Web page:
In the center of most large bones there is a soft tissue called bone marrow. Bone marrow makes most of the body's blood cells.
You have both red and yellow bone marrow. Red bone marrow is the active part that makes red blood cells. Yellow bone marrow contains fat cells. In adults, red bone marrow is found in the flat bones, such as the upper hipbones, and the breastbone. In children, the red bone marrow is in the long bones, such as the femur.
A bone marrow biopsy involves removing tissue from the red bone marrow. The tissue is sent to the lab for microscopic exam. The biopsy is done using a small needle inserted into the bone. A local anesthetic agent may be given before the procedure.
A bone marrow biopsy is usually done if your health care provider thinks that you have a problem with blood cell production. A pathologist in the lab examines blood and bone marrow samples. By using a microscope with special lab techniques, the pathologist can check the bone marrow for any of the following:
There may be other reasons for your health care provider to recommend a bone marrow biopsy.
As with any surgical procedure, complications can occur. Some possible complications may include:
There may be other risks depending on your specific medical condition. Be sure to discuss any concerns with your health care provider prior to the procedure.
A bone marrow biopsy may be done on an outpatient basis. Or you may stay in a hospital. Procedures may vary depending on your condition and your doctor's practices.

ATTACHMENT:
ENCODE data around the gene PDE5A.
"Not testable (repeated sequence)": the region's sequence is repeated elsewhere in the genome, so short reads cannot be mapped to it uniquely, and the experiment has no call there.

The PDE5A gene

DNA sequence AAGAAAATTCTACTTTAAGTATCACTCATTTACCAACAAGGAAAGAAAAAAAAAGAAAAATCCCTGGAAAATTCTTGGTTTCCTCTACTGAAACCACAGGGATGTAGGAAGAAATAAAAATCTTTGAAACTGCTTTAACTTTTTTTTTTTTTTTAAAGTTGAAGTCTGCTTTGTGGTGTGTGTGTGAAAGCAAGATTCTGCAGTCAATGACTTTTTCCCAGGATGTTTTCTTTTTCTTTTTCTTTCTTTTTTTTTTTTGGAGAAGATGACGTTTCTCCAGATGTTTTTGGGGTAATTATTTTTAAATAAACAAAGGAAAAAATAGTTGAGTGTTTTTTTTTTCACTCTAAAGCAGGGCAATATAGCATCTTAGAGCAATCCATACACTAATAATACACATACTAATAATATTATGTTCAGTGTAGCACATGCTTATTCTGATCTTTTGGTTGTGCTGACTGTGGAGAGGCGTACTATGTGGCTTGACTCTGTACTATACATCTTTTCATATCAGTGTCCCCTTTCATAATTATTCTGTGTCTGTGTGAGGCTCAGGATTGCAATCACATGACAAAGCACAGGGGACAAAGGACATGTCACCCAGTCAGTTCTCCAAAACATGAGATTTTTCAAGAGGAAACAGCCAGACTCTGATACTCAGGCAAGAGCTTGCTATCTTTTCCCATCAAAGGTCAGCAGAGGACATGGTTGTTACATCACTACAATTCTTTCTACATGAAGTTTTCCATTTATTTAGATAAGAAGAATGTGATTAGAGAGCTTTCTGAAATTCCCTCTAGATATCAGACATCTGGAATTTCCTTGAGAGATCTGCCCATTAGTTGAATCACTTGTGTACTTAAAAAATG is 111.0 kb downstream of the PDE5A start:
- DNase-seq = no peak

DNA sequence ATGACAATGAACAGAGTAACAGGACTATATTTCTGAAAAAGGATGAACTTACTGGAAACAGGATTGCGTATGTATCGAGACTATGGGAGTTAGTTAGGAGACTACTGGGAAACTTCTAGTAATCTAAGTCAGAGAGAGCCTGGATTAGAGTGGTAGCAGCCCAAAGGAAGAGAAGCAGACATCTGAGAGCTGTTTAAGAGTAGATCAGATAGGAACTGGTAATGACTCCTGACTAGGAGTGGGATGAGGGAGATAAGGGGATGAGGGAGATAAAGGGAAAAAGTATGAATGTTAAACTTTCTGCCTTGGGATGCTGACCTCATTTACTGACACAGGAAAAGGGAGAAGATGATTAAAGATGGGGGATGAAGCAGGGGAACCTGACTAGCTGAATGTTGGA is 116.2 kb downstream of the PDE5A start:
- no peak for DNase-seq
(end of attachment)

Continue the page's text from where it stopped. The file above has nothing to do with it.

A bone marrow biopsy is commonly done using a pelvic bone, but another bone (such as the breastbone) may be used. In a child, a leg bone or vertebra (bone in the spine) may be used.
Generally, a bone marrow biopsy follows this process:
Once you are home, it is important for you to keep the biopsy area clean and dry. Your doctor will give you specific bathing instructions. Leave the bandage in place for as long as instructed by your doctor. This is usually the next day.
The biopsy site may be tender or sore for several days after the bone marrow biopsy. Take a pain reliever for soreness as recommended by your health care provider. Aspirin or certain other pain medications may increase the chance of bleeding. Be sure to take only recommended medications.
Tell your health care provider to report any of the following:
You may go back to your usual diet and activities unless your health care provider advises you differently.
Your health care provider may give you other instructions after the procedure, depending on your situation.
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